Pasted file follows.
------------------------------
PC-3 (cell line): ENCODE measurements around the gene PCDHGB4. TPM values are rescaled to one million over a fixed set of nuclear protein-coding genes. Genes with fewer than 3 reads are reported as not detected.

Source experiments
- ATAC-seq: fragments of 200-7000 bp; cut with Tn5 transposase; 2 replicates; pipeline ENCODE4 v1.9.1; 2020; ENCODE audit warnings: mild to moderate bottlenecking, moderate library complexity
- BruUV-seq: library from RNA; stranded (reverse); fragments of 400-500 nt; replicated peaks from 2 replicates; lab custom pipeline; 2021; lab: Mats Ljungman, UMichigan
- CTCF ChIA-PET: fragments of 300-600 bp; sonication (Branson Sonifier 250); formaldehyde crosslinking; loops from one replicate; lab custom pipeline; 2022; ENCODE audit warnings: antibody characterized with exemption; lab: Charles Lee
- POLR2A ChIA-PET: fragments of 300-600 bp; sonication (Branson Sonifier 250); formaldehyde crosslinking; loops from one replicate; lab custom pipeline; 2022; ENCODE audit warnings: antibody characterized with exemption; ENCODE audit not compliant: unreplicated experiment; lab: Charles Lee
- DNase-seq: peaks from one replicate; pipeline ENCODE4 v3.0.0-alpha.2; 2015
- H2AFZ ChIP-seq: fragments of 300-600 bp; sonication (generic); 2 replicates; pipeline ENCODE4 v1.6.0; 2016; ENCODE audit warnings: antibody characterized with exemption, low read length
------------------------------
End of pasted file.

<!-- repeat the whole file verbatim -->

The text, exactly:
PC-3 (cell line): ENCODE measurements around the gene PCDHGB4. TPM values are rescaled to one million over a fixed set of nuclear protein-coding genes. Genes with fewer than 3 reads are reported as not detected.

Source experiments
- ATAC-seq: fragments of 200-7000 bp; cut with Tn5 transposase; 2 replicates; pipeline ENCODE4 v1.9.1; 2020; ENCODE audit warnings: mild to moderate bottlenecking, moderate library complexity
- BruUV-seq: library from RNA; stranded (reverse); fragments of 400-500 nt; replicated peaks from 2 replicates; lab custom pipeline; 2021; lab: Mats Ljungman, UMichigan
- CTCF ChIA-PET: fragments of 300-600 bp; sonication (Branson Sonifier 250); formaldehyde crosslinking; loops from one replicate; lab custom pipeline; 2022; ENCODE audit warnings: antibody characterized with exemption; lab: Charles Lee
- POLR2A ChIA-PET: fragments of 300-600 bp; sonication (Branson Sonifier 250); formaldehyde crosslinking; loops from one replicate; lab custom pipeline; 2022; ENCODE audit warnings: antibody characterized with exemption; ENCODE audit not compliant: unreplicated experiment; lab: Charles Lee
- DNase-seq: peaks from one replicate; pipeline ENCODE4 v3.0.0-alpha.2; 2015
- H2AFZ ChIP-seq: fragments of 300-600 bp; sonication (generic); 2 replicates; pipeline ENCODE4 v1.6.0; 2016; ENCODE audit warnings: antibody characterized with exemption, low read length